In the UK FOBT pilot, the uptake rate was 57% [6], which is close to the rates found in randomised trials [7]. Participation in the UK FS Trial was considerably lower (39%) and comparable with other trials of FS [8, 9], although this was likely to have been a consequence of the two-stage invitation procedure built into the trial design [10], in which potential participants were initially asked if they would be likely to attend and randomized only if they indicated they would attend. To assess the likely uptake rate of FS if offered as a service in a community setting, we recently undertook a feasibility study and found participation rates of 55% [11]. Although this initial estimate was based on a relatively small sample (N = 510), it suggests that acceptance of FS in the UK is likely to be similar to FOBT participation. For both types of screening, however, these uptake rates could mask considerably lower participation among some subgroups of the population.

The Race Relations (Amendment) Act (2000) [12] highlighted the need to ensure racial equality of opportunity to access services. Evidence from the cervical and breast screening programmes in the UK suggests lower participation among minority ethnic groups – particularly south Asians – than among the white-British population [1315]. In a more recent analysis, Webb et al. [16] examined cervical screening records of 72,613 eligible women in Manchester. They found uptake in south Asian women to be 69.5%, compared with 73% in other women, although the differences diminished once area-level variables (deprivation, transience, social isolation) and practice-level variables (practice workload, structure and GP characteristics) were controlled. South Asians were also more likely to be 'never screened' than other women (14.7% vs. 10.3%), which was not explained by confounding effects. The UK FOBT Pilot also found lower uptake among south Asian groups, but were not able to assess uptake among African and Caribbean groups [17]. They concluded that further studies were urgently required to guide the development of strategies to achieve equitable uptake across all ethnic groups.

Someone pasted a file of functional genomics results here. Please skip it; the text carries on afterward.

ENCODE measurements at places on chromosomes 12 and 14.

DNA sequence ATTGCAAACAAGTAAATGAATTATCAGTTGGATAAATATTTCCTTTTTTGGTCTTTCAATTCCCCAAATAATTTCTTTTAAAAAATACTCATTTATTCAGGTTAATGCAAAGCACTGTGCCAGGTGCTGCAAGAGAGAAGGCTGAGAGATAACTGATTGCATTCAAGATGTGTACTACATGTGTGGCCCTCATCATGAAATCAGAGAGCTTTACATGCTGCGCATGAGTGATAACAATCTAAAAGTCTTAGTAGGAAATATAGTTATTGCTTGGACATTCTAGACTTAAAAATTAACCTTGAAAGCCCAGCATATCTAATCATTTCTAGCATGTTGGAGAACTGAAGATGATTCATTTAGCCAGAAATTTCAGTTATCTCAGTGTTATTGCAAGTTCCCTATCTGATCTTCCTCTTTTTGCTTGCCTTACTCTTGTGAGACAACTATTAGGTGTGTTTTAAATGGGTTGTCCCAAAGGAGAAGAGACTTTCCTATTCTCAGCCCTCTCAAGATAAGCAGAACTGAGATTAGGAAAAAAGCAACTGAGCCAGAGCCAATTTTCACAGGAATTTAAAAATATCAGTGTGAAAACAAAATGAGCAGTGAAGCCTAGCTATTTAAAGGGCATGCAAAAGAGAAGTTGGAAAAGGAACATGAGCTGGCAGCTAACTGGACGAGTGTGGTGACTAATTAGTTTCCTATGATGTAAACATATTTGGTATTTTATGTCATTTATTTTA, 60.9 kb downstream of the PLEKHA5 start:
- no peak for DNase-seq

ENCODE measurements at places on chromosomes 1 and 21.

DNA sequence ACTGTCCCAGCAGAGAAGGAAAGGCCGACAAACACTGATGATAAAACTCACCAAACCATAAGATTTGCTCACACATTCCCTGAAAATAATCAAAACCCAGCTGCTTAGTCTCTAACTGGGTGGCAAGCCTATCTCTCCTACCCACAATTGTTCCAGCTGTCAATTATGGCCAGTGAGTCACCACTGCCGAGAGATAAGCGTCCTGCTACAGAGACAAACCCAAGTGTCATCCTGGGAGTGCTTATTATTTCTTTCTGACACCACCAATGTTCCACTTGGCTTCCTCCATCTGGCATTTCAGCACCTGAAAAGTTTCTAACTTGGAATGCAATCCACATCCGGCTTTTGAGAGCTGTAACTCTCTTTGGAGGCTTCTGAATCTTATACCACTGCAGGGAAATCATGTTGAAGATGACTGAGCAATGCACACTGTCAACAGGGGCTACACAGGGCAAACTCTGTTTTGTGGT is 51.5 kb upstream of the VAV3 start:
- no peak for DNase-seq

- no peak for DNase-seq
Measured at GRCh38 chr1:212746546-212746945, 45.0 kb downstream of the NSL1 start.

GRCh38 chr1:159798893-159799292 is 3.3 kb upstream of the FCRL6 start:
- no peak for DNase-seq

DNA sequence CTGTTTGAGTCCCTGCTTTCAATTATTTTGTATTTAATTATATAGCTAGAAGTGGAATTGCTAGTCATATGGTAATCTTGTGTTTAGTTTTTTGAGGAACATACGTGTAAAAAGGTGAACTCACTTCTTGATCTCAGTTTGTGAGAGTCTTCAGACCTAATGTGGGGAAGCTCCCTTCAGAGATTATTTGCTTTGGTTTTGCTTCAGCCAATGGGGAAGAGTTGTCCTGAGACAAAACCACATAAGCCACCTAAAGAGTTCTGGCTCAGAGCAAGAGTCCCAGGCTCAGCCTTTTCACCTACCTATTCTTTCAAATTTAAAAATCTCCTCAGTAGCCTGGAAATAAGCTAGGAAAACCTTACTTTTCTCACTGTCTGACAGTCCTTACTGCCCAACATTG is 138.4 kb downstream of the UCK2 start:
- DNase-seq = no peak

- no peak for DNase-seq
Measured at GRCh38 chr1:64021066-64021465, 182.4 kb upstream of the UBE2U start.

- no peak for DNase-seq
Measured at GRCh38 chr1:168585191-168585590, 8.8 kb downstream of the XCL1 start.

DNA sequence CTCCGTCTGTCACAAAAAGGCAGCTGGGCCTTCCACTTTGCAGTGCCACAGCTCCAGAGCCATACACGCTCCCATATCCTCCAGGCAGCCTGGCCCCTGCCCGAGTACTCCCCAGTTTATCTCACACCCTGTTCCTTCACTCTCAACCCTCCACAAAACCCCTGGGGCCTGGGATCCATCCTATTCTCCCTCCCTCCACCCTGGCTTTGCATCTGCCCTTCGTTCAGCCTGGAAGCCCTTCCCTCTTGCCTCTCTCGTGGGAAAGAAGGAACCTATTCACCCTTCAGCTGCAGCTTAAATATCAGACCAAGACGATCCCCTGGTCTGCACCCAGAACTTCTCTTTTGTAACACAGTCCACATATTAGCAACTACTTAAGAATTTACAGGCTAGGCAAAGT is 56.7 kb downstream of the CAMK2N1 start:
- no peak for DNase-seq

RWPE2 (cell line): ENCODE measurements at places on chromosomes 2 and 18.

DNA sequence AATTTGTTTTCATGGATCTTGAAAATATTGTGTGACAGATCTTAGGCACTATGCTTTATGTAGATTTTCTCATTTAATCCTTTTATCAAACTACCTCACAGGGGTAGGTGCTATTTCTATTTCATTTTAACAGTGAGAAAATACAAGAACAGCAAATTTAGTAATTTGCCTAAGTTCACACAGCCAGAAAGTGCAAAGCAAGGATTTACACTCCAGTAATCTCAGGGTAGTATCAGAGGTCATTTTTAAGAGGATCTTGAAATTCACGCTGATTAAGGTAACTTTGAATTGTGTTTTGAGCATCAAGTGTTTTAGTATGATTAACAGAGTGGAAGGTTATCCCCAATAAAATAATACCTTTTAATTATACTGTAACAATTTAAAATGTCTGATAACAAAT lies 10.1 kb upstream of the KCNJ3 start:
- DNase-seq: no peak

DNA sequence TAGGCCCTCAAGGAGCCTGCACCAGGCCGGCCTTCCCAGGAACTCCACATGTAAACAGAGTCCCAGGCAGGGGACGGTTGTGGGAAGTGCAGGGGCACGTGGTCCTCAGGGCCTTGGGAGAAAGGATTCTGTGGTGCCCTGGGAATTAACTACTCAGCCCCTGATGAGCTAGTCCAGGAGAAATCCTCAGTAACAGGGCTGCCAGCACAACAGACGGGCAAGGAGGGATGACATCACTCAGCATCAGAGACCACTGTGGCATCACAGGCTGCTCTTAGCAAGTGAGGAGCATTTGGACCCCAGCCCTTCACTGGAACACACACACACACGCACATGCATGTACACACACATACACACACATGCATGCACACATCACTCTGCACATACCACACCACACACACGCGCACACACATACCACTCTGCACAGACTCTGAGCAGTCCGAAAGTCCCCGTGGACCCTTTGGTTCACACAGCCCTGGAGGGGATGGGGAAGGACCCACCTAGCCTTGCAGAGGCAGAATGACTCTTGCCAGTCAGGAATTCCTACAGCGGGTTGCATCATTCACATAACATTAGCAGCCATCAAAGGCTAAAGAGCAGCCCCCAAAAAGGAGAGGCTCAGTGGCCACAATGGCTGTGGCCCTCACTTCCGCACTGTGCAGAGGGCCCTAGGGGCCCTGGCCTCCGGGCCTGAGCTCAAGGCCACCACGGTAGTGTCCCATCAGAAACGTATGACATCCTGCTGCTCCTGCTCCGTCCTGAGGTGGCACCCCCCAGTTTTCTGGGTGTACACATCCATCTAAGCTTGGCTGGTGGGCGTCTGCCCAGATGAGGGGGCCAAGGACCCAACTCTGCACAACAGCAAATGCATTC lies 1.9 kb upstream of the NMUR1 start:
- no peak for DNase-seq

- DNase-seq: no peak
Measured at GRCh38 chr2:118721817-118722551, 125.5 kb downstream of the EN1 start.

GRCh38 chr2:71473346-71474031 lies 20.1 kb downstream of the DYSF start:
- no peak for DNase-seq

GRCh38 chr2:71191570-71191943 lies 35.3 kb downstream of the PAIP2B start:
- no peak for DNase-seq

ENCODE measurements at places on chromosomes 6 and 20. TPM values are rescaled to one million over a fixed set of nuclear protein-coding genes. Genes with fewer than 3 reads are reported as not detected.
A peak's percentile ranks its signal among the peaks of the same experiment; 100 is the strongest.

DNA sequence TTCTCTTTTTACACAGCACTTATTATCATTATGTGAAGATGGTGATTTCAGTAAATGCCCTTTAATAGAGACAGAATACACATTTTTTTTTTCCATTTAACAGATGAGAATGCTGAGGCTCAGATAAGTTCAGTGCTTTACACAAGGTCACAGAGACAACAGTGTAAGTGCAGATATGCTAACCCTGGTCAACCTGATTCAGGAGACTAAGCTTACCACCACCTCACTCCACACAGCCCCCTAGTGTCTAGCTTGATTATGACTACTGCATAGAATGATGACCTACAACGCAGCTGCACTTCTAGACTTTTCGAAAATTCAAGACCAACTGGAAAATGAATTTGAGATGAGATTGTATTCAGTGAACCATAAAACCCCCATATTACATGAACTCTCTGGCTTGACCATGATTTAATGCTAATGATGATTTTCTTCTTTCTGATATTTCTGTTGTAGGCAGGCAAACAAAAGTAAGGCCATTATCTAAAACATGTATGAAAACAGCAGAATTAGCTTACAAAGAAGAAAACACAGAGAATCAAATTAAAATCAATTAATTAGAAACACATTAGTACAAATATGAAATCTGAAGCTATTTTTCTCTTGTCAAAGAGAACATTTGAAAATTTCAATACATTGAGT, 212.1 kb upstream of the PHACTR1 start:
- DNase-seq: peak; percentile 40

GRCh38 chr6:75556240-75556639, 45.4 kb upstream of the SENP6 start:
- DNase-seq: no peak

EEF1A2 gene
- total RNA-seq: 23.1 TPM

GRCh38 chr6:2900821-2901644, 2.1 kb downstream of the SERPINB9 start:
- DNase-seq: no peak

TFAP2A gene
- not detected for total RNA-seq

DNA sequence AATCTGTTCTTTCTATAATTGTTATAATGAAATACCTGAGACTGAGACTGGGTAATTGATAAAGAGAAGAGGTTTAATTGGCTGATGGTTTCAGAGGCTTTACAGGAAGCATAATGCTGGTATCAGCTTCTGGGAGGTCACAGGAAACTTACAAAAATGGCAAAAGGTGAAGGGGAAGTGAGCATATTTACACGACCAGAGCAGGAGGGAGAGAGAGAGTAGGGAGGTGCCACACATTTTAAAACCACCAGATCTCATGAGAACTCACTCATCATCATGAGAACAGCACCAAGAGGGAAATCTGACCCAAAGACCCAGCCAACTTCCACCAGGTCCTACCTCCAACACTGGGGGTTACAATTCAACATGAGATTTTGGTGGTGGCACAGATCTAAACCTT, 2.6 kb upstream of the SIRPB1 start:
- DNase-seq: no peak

Assessing ethnic differences in uptake of cancer screening in the UK is difficult because of the lack of ethnic monitoring data collected at the Primary Care level [18]. Research studies have tended to use the name-recognition computer programme, Nam Pehchan, to classify people as either south Asian or non-South Asian [17]. The obvious limitation of this approach is that it only distinguishes south Asian groups, while the UK has many different ethnic communities with cultural beliefs about health that are not necessarily fully compatible with the dominant biomedical model [19]. There is therefore a need to explore culturally-specific beliefs and values about colorectal cancer and screening so that any future service could be offered equitably.